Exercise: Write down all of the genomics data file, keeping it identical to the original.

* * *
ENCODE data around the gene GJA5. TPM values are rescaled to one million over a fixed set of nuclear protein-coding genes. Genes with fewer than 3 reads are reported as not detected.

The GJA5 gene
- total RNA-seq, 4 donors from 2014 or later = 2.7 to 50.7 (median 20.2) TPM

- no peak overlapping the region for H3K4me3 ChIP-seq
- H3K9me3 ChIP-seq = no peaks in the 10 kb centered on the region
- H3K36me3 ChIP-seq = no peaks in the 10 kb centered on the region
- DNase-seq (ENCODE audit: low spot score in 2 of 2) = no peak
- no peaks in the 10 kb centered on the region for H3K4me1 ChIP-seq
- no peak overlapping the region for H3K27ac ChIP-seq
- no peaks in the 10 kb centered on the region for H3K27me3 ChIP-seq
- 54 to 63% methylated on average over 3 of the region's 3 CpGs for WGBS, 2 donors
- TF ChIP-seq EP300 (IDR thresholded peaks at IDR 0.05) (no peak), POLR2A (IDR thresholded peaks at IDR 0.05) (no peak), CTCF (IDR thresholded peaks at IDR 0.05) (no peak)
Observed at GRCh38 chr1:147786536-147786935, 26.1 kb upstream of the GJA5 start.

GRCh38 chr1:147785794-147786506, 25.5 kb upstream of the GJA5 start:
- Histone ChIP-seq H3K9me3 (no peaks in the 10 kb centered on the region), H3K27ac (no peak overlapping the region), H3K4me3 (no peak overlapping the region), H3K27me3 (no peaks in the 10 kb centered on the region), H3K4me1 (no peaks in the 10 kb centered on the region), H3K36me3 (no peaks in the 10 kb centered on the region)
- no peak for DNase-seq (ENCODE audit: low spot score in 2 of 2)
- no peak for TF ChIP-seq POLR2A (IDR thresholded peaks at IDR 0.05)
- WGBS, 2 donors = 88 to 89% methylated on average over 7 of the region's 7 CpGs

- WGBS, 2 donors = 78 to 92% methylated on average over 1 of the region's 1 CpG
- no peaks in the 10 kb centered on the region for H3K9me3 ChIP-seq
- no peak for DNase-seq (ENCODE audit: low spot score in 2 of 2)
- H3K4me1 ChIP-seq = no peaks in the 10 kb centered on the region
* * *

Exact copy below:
ENCODE data around the gene GJA5. TPM values are rescaled to one million over a fixed set of nuclear protein-coding genes. Genes with fewer than 3 reads are reported as not detected.

The GJA5 gene
- total RNA-seq, 4 donors from 2014 or later = 2.7 to 50.7 (median 20.2) TPM

- no peak overlapping the region for H3K4me3 ChIP-seq
- H3K9me3 ChIP-seq = no peaks in the 10 kb centered on the region
- H3K36me3 ChIP-seq = no peaks in the 10 kb centered on the region
- DNase-seq (ENCODE audit: low spot score in 2 of 2) = no peak
- no peaks in the 10 kb centered on the region for H3K4me1 ChIP-seq
- no peak overlapping the region for H3K27ac ChIP-seq
- no peaks in the 10 kb centered on the region for H3K27me3 ChIP-seq
- 54 to 63% methylated on average over 3 of the region's 3 CpGs for WGBS, 2 donors
- TF ChIP-seq EP300 (IDR thresholded peaks at IDR 0.05) (no peak), POLR2A (IDR thresholded peaks at IDR 0.05) (no peak), CTCF (IDR thresholded peaks at IDR 0.05) (no peak)
Observed at GRCh38 chr1:147786536-147786935, 26.1 kb upstream of the GJA5 start.

GRCh38 chr1:147785794-147786506, 25.5 kb upstream of the GJA5 start:
- Histone ChIP-seq H3K9me3 (no peaks in the 10 kb centered on the region), H3K27ac (no peak overlapping the region), H3K4me3 (no peak overlapping the region), H3K27me3 (no peaks in the 10 kb centered on the region), H3K4me1 (no peaks in the 10 kb centered on the region), H3K36me3 (no peaks in the 10 kb centered on the region)
- no peak for DNase-seq (ENCODE audit: low spot score in 2 of 2)
- no peak for TF ChIP-seq POLR2A (IDR thresholded peaks at IDR 0.05)
- WGBS, 2 donors = 88 to 89% methylated on average over 7 of the region's 7 CpGs

- WGBS, 2 donors = 78 to 92% methylated on average over 1 of the region's 1 CpG
- no peaks in the 10 kb centered on the region for H3K9me3 ChIP-seq
- no peak for DNase-seq (ENCODE audit: low spot score in 2 of 2)
- H3K4me1 ChIP-seq = no peaks in the 10 kb centered on the region